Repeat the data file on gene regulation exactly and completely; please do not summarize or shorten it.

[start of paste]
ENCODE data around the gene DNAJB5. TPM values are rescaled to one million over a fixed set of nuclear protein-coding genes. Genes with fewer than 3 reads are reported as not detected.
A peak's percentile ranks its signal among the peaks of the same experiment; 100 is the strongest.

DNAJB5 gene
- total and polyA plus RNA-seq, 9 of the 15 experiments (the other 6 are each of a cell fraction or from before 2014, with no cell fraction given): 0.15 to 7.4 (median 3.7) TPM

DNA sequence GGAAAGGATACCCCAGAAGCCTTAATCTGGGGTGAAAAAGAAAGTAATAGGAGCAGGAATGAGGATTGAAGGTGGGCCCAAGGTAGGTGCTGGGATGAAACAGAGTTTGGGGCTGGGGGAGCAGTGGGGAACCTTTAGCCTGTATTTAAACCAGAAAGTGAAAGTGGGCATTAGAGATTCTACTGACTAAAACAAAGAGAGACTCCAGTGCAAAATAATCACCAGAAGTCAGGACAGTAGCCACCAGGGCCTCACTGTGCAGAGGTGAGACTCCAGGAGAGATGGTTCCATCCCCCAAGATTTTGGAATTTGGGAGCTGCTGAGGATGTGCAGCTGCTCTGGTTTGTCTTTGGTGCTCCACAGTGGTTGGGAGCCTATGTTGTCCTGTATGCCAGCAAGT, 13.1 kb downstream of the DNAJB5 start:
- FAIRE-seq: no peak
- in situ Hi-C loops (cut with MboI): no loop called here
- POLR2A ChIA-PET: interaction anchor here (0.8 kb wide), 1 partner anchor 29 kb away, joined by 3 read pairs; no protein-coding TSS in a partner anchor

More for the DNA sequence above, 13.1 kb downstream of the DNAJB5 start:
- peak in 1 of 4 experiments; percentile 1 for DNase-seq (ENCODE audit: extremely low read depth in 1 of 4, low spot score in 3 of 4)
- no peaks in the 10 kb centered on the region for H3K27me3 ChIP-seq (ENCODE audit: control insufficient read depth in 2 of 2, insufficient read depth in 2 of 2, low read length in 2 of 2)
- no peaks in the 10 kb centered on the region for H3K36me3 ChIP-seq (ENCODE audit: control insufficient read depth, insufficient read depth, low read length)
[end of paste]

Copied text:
ENCODE data around the gene DNAJB5. TPM values are rescaled to one million over a fixed set of nuclear protein-coding genes. Genes with fewer than 3 reads are reported as not detected.
A peak's percentile ranks its signal among the peaks of the same experiment; 100 is the strongest.

DNAJB5 gene
- total and polyA plus RNA-seq, 9 of the 15 experiments (the other 6 are each of a cell fraction or from before 2014, with no cell fraction given): 0.15 to 7.4 (median 3.7) TPM

DNA sequence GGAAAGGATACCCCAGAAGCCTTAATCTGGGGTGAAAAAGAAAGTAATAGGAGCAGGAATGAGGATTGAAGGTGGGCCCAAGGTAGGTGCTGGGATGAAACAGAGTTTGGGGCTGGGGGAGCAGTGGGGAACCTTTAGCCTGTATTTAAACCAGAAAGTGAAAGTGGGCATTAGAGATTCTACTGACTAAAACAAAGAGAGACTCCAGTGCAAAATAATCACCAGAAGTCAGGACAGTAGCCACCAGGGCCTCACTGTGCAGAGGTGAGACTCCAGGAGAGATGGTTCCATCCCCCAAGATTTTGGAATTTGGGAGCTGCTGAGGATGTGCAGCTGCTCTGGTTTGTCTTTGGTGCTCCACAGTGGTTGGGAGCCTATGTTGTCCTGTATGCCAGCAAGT, 13.1 kb downstream of the DNAJB5 start:
- FAIRE-seq: no peak
- in situ Hi-C loops (cut with MboI): no loop called here
- POLR2A ChIA-PET: interaction anchor here (0.8 kb wide), 1 partner anchor 29 kb away, joined by 3 read pairs; no protein-coding TSS in a partner anchor

More for the DNA sequence above, 13.1 kb downstream of the DNAJB5 start:
- peak in 1 of 4 experiments; percentile 1 for DNase-seq (ENCODE audit: extremely low read depth in 1 of 4, low spot score in 3 of 4)
- no peaks in the 10 kb centered on the region for H3K27me3 ChIP-seq (ENCODE audit: control insufficient read depth in 2 of 2, insufficient read depth in 2 of 2, low read length in 2 of 2)
- no peaks in the 10 kb centered on the region for H3K36me3 ChIP-seq (ENCODE audit: control insufficient read depth, insufficient read depth, low read length)